Tulane also was playing in Barcelona, but it was unclear if they were staying in the same hotel as the other teams.

Oregon State assistant coach Gregg Gottlieb posted to Facebook: "We are all luckily ok. Our hotel/restaurant is located right on Las Ramblas. This tragedy happened right in front of us as our team just sat down for pregame meal. Thoughts and prayers for all those that are were hurt."

The Beavers' game Thursday night was canceled. It was supposed to be the first of a five-game tour.

Clemson was scheduled to play Thursday night against a Spanish All-Star team.

"We've been in contact with our men's basketball program currently in Barcelona and the entire travel party is safe and secure. Their exhibition game for tonight has been cancelled and the team will return to Clemson as previously scheduled tomorrow morning. Our thoughts are with the people of Barcelona," the South Carolina school said in a statement.

Clemson coach Brad Brownell confirmed in a text to The Associated Press that the three teams were staying in the same hotel.

"We are fine. Thankful to be safe and together," Brownell wrote.

Tulane athletic director Troy Tannen confirmed via social media that the Green Wave players and staff were safe.

Replying to a Twitter inquiry from a Portland television about whether the team was OK, Oregon State head coach Wayne Tinkle responded: "Yes we are, happened directly in front of our hotel while we were having a team meal in the restaurant, so senseless and sad! All accounted4."

Oregon State said it has not yet determined the remaining schedule for the team, which was supposed to be on the exhibition tour until Aug. 25.

A spokesman for Arizona said the Wildcats have canceled their third and final exhibition of their tour and "are currently working on travel plans to return home."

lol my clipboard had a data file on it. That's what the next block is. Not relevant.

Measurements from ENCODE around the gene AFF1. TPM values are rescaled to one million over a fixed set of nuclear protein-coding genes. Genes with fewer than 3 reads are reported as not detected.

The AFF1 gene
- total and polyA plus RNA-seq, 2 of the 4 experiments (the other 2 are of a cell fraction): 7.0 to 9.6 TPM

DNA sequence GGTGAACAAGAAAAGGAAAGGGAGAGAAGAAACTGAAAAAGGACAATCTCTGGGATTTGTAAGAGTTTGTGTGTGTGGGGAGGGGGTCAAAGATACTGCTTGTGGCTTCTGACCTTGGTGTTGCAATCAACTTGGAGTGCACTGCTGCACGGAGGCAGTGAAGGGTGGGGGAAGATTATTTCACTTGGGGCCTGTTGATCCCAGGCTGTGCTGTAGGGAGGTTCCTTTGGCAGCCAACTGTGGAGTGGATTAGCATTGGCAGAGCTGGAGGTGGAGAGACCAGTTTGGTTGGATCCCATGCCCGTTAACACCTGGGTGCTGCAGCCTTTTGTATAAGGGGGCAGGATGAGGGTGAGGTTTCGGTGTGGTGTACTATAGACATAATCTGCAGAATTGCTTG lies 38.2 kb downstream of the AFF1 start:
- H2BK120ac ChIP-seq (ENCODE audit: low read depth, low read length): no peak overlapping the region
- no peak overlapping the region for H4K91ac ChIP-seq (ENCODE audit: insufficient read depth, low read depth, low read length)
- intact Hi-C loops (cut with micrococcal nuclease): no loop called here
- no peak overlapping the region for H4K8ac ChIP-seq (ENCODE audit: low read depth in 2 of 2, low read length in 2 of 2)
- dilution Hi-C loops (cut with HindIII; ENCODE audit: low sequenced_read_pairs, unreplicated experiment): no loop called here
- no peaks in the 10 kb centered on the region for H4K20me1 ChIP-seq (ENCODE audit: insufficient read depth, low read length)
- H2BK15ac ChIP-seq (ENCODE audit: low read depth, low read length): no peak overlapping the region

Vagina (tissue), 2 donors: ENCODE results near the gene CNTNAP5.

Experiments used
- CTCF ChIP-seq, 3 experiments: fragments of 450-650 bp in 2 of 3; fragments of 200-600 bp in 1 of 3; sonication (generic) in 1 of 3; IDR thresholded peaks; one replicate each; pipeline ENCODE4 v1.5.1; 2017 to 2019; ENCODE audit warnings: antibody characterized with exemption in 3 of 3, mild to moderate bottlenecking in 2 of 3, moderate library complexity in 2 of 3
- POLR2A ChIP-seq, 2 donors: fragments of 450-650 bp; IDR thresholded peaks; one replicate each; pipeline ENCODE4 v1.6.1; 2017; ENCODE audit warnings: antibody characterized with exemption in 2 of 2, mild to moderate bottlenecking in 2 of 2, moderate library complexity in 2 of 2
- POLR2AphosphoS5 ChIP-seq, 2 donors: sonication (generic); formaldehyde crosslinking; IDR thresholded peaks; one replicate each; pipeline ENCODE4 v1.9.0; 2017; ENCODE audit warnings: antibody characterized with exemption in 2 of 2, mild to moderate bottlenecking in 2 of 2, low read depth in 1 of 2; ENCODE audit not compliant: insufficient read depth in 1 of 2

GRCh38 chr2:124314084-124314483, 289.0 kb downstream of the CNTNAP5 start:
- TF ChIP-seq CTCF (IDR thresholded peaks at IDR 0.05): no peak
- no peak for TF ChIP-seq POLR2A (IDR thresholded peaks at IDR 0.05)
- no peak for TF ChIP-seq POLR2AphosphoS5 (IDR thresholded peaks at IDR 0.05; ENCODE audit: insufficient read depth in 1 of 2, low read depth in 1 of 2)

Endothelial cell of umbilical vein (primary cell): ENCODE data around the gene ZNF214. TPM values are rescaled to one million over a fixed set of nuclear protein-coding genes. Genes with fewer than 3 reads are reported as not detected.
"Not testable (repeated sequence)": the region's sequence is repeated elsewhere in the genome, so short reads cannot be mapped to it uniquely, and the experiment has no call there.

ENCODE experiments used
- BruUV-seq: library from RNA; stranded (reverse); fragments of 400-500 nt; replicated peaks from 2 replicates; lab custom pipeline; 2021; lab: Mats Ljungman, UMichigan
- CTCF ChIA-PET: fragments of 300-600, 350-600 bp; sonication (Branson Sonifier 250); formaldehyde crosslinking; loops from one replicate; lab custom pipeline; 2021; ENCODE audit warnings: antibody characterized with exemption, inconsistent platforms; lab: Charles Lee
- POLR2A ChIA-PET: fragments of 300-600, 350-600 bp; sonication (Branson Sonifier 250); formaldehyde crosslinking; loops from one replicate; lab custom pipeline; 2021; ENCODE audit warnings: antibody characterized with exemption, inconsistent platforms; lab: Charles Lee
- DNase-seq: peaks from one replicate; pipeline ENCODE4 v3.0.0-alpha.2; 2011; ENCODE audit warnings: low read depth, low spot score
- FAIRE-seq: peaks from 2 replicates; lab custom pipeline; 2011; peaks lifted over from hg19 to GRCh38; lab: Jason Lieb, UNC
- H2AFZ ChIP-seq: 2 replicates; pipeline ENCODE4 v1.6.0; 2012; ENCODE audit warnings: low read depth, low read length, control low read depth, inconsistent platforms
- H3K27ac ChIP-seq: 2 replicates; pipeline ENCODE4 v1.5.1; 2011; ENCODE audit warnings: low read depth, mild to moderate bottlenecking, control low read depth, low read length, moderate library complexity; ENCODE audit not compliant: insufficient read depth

The future of Cal athletics, or lack thereof

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USATSI

The future of Cal athletics, or lack thereof

Your education dollars are always at work, so it is with pride and bewilderment that we report that the University of California’s incoming class (2021, for those few who can get out in four years) marched to Memorial Stadium and formed the world’s largest human letter.
 
It was . . . wait for it . . . a “C.” A 7,196-person-strong “C.”
 
But the school, as it occasionally does, missed a golden opportunity to seize a golden opportunity. All they needed to do was have a quick whip-round, get $55,586.44 from each and every one of the captives . . . er, students, and they could have wiped out their entire athletics deficit in one night.
 
You see, while forming gigantic letters is always fun (or as the kids used to say when double negatives didn’t mean voting, never not fun), Cal is staring at quite possibly the bleakest future a major athletic university ever has. The athletic department, whose chief officer, Mike Williams, has just announced his intention to quit, is over $400 million in debt between construction costs, ambition, shrinking allegiance and the absence of a Phil Knight-level sugar daddy to buy the pain away.
 
And before you blame Williams, he inherited this indigestible planetoid from his predecessor, Sandy Barbour, who grew it from her predecessor, Steve Gladstone, and hastened it from . . . well, you get the drift. 
 
Cal’s been blowing through money it hasn’t been taking in for years upon years, didn’t realize the deficit-cutting benefits of the Pac-12 Network (because they largely don’t exist), and the day of reckoning looms closer and closer, especially now that new chancellor Carol Christ (no apparent relation) described the deficit as “corrosive” and has insisted that the athletic department have a balanced budget by 2020.
 
In short, the school may only be able to afford a lower-case “C” before too long. Maybe in comic sans.